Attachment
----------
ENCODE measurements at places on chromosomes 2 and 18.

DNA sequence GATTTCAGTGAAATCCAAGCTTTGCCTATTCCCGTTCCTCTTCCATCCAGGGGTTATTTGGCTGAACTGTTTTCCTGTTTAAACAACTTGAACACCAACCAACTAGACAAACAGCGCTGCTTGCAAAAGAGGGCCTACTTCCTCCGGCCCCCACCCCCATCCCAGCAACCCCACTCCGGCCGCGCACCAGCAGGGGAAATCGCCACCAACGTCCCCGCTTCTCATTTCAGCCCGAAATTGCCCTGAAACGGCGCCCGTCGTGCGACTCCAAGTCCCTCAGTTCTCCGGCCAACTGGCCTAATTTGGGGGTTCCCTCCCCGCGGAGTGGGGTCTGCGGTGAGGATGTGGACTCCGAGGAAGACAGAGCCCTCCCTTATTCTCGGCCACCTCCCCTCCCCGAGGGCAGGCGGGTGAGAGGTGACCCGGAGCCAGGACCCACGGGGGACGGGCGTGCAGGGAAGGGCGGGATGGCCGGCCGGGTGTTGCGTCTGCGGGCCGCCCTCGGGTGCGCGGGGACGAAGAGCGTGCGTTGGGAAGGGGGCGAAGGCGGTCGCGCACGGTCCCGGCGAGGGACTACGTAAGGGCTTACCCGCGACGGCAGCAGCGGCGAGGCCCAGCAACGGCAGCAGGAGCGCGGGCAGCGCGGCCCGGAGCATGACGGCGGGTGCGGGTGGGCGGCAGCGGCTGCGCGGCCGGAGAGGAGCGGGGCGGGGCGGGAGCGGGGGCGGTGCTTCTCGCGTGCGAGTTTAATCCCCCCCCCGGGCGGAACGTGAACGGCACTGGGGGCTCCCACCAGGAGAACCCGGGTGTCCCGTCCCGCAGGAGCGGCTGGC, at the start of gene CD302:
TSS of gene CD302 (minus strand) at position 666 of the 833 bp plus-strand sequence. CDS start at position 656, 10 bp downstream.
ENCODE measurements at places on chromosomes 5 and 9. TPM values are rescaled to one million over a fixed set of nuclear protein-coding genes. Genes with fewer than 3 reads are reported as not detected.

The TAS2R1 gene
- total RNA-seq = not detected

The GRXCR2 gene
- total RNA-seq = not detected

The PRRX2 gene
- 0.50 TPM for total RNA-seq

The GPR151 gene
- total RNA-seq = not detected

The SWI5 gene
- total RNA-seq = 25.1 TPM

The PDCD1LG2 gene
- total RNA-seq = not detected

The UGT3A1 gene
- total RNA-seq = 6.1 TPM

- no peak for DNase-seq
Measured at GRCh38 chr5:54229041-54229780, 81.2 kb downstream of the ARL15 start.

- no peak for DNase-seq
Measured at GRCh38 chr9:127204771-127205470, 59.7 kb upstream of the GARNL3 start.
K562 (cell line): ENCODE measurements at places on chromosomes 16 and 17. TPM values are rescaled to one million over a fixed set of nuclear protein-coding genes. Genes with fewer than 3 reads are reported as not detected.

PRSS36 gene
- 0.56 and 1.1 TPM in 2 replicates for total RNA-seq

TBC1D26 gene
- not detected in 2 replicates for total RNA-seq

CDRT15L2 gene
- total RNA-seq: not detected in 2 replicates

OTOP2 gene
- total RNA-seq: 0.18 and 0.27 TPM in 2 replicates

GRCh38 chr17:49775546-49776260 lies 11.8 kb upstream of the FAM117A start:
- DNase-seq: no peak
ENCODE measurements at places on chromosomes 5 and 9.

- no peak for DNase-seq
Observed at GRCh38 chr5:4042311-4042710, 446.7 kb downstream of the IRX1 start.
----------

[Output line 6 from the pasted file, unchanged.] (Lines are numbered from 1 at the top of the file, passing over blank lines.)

- total RNA-seq = not detected